chapter  4
Death, Guilt, and Nothingness in Luther, Kierkegaard, and Being and Time
WithGeorge Pattison
Pages 16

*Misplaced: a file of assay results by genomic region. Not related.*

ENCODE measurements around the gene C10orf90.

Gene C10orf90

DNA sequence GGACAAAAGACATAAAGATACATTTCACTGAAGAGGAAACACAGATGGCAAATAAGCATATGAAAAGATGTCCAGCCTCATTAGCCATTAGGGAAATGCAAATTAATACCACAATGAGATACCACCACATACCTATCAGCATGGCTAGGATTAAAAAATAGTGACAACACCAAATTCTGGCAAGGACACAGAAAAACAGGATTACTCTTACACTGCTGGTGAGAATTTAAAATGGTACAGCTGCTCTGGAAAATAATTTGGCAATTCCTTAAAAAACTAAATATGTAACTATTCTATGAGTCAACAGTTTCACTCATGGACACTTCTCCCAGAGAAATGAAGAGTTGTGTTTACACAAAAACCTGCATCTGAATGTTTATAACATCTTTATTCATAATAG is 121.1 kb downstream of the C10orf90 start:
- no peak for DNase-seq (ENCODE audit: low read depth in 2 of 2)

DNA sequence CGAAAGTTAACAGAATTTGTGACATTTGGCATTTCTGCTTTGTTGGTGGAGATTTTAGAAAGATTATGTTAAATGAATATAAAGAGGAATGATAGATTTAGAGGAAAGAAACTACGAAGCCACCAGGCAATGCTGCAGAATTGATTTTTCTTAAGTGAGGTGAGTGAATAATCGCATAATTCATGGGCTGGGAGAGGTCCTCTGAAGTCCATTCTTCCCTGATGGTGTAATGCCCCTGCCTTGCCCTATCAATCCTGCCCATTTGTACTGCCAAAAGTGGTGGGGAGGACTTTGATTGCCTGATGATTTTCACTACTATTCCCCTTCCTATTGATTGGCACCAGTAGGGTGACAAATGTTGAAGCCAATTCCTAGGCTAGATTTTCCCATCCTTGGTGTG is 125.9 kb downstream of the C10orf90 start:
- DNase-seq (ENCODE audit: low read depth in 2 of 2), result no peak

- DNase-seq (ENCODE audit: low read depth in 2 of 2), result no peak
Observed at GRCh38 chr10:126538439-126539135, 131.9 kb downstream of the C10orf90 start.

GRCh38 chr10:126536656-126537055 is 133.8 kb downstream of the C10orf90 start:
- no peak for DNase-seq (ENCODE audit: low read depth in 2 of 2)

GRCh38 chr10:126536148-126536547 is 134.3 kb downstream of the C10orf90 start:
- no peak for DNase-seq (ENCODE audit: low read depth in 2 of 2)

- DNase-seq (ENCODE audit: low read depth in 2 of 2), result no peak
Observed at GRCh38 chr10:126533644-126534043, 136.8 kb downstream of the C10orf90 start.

Heidegger has arrived at the characterization of an authentic freedom towards death that he describes as an existential projection of an ontological possibility. But, suddenly, in what might be seen as a Kierkegaardian pang of intellectual conscience, he wonders whether all of this might, 'from an existentiell point of view' seem to be 'a fantastical exaction'. The speed and confidence of Heidegger's move from a consideration of being-towards-death to the question of conscience might lead us to overlook some surprising elements in what he is asking us to accept. The problem, we recall, is how to find an existentiell attestation to an authentic comportment vis-a-vis death. Very much like Heidegger Kierkegaard insists that the only way to talk appropriately about death is to do so in such a way as to keep one's own death in view.